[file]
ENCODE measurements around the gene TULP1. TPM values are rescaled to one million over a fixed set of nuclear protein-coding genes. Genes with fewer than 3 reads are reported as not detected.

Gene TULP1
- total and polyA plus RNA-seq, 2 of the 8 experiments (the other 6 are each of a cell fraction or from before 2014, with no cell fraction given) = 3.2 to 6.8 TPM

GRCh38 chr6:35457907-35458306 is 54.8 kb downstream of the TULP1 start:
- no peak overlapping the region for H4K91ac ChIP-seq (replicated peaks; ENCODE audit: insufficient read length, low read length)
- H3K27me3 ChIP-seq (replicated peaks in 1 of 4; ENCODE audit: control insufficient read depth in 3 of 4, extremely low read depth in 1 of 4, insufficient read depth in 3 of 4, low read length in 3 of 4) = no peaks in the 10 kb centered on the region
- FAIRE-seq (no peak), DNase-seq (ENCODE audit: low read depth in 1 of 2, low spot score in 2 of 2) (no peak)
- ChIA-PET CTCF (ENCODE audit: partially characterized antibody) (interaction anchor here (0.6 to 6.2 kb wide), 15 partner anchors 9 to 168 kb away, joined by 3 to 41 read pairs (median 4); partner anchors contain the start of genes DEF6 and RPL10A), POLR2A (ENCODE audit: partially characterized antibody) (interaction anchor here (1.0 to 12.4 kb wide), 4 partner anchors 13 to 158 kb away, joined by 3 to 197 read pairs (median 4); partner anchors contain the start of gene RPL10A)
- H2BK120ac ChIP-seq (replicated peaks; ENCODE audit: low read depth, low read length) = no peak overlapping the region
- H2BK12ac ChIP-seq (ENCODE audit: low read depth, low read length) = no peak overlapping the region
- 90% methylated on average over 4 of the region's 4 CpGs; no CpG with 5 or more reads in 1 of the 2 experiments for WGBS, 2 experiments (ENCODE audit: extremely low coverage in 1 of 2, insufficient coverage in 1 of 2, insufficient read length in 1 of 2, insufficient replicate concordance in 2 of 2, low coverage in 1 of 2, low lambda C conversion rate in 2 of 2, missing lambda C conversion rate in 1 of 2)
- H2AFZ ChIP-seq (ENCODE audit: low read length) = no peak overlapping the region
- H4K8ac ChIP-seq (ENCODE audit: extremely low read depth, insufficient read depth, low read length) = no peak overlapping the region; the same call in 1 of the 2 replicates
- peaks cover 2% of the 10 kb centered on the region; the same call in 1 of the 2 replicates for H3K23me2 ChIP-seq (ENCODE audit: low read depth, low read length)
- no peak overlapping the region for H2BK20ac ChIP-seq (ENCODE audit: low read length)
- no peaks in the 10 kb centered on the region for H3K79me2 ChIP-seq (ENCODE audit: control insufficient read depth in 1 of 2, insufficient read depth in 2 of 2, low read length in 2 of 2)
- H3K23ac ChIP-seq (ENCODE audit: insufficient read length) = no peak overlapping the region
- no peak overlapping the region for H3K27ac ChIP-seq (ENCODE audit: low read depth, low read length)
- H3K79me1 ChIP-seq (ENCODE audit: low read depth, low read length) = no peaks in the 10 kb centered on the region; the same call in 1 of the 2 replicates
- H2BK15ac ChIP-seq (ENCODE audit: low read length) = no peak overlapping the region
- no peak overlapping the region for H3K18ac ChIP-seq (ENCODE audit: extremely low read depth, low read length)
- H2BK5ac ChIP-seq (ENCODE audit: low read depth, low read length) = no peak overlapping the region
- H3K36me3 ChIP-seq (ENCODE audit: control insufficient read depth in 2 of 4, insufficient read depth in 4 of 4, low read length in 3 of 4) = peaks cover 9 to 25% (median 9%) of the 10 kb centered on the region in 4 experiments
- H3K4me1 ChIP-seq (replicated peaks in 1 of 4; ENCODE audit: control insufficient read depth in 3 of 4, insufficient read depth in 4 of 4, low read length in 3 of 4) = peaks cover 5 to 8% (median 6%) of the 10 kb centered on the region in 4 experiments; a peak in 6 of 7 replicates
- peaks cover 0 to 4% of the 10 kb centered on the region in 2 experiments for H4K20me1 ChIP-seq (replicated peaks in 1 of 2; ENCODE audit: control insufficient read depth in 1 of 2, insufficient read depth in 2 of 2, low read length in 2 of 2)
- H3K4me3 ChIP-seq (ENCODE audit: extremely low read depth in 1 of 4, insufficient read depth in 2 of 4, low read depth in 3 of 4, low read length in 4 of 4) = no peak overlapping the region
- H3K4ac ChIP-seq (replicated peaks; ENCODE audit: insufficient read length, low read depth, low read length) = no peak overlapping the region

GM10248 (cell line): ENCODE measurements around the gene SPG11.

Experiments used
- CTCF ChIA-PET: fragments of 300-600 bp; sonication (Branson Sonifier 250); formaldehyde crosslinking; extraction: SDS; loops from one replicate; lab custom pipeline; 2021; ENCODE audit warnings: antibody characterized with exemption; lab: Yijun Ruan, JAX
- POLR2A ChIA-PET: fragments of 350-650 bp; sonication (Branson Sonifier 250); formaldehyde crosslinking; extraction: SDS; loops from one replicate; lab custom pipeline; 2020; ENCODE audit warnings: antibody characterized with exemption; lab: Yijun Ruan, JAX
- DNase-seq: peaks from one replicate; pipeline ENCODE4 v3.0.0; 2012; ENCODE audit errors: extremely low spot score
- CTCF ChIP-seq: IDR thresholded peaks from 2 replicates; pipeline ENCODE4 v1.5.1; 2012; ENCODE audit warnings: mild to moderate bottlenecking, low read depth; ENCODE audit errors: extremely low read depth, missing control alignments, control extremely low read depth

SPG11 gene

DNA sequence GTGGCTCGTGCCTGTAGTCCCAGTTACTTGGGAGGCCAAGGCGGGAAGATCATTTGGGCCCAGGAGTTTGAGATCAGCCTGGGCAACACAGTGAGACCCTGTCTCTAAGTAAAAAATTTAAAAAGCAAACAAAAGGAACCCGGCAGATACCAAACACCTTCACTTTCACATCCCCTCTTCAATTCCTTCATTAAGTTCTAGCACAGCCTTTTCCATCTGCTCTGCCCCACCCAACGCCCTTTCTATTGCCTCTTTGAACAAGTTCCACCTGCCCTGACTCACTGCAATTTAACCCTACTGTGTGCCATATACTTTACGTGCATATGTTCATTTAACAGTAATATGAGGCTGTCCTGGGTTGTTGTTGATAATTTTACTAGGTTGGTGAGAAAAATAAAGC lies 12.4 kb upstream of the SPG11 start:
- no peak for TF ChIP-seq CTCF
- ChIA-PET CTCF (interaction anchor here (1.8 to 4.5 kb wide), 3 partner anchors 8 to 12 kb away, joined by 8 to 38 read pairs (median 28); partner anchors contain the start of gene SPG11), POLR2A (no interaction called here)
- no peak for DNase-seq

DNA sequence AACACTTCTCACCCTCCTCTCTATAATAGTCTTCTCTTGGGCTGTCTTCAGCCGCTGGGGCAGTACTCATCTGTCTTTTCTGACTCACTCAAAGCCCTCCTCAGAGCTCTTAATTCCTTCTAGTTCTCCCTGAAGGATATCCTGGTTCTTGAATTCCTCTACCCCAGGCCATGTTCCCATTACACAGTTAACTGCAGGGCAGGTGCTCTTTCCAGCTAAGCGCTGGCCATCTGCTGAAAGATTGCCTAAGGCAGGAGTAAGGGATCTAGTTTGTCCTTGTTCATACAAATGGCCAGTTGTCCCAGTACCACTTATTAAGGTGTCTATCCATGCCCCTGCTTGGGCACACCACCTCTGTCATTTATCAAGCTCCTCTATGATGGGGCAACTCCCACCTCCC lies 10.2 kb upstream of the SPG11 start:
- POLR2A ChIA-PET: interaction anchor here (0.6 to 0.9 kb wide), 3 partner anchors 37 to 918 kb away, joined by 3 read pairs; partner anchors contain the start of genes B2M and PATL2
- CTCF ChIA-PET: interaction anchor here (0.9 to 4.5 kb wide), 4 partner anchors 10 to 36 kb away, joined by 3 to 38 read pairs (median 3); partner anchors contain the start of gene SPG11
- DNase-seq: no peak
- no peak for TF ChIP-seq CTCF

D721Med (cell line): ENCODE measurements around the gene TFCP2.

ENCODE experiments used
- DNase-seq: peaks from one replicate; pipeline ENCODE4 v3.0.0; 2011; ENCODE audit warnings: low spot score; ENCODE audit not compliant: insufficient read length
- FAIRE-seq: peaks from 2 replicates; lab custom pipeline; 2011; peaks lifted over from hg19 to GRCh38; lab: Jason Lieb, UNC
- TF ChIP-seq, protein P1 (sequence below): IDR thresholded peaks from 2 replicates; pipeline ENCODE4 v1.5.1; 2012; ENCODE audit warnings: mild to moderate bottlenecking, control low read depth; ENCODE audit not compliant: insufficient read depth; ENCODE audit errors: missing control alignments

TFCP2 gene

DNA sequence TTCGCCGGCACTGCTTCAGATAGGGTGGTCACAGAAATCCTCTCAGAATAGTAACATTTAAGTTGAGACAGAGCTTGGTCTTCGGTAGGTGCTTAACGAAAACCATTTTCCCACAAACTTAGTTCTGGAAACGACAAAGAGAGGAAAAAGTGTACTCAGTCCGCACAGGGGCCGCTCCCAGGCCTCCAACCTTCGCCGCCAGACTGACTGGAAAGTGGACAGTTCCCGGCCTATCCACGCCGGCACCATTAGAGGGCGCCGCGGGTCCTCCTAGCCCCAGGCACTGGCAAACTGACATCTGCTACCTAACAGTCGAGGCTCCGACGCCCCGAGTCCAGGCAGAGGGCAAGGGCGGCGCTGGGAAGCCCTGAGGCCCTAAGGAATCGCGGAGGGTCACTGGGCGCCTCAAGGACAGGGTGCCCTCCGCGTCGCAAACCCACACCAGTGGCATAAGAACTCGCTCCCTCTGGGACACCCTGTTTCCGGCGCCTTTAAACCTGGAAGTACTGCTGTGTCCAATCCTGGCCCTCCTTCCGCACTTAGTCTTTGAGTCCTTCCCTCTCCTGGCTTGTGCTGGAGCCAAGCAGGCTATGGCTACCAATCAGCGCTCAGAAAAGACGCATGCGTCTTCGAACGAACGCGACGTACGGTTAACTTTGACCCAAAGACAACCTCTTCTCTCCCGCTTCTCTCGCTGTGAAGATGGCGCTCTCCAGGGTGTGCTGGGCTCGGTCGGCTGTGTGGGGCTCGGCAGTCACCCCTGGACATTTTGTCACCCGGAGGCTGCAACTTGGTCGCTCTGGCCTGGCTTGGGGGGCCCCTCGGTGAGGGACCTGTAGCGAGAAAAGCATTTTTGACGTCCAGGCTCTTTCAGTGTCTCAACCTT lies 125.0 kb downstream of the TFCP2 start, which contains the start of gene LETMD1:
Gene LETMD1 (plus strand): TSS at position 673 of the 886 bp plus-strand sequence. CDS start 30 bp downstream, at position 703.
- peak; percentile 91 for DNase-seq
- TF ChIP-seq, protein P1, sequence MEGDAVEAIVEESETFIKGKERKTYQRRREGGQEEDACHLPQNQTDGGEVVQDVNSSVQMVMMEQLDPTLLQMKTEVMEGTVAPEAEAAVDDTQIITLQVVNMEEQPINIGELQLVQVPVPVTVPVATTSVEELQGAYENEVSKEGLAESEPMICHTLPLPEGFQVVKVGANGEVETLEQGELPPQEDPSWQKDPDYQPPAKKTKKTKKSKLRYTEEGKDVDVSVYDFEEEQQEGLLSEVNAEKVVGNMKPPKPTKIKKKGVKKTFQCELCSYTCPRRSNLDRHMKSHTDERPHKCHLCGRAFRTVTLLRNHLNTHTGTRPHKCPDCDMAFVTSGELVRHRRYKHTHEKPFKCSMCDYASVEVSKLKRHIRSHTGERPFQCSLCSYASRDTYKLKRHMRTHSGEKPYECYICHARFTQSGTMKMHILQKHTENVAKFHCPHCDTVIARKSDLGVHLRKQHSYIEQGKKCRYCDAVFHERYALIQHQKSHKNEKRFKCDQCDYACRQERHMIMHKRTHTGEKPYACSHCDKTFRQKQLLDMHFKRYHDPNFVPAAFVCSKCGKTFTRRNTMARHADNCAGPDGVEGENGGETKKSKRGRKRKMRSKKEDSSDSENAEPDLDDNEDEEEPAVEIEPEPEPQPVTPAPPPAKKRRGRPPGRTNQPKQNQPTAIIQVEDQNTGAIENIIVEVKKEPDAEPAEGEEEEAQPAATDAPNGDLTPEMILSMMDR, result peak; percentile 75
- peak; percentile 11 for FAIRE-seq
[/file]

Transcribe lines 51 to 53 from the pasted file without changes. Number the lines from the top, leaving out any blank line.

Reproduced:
Gene LETMD1 (plus strand): TSS at position 673 of the 886 bp plus-strand sequence. CDS start 30 bp downstream, at position 703.
- peak; percentile 91 for DNase-seq
- TF ChIP-seq, protein P1, sequence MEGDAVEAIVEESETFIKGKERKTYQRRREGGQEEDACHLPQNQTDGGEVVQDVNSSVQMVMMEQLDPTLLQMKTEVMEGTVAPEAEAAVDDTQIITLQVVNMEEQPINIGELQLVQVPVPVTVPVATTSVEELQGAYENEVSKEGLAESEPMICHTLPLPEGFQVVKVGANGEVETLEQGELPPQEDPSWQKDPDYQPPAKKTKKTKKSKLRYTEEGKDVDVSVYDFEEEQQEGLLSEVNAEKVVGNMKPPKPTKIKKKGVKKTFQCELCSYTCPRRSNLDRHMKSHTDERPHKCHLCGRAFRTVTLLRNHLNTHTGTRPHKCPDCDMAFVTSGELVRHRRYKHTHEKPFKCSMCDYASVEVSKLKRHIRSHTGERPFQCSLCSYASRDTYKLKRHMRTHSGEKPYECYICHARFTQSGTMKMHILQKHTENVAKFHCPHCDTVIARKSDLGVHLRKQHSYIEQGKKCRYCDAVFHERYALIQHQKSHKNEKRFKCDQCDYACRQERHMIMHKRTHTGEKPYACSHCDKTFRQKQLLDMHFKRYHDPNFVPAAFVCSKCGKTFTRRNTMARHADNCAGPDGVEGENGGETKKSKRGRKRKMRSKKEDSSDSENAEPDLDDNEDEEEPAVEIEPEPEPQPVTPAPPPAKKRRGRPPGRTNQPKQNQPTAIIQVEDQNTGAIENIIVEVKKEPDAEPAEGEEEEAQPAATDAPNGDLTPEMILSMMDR, result peak; percentile 75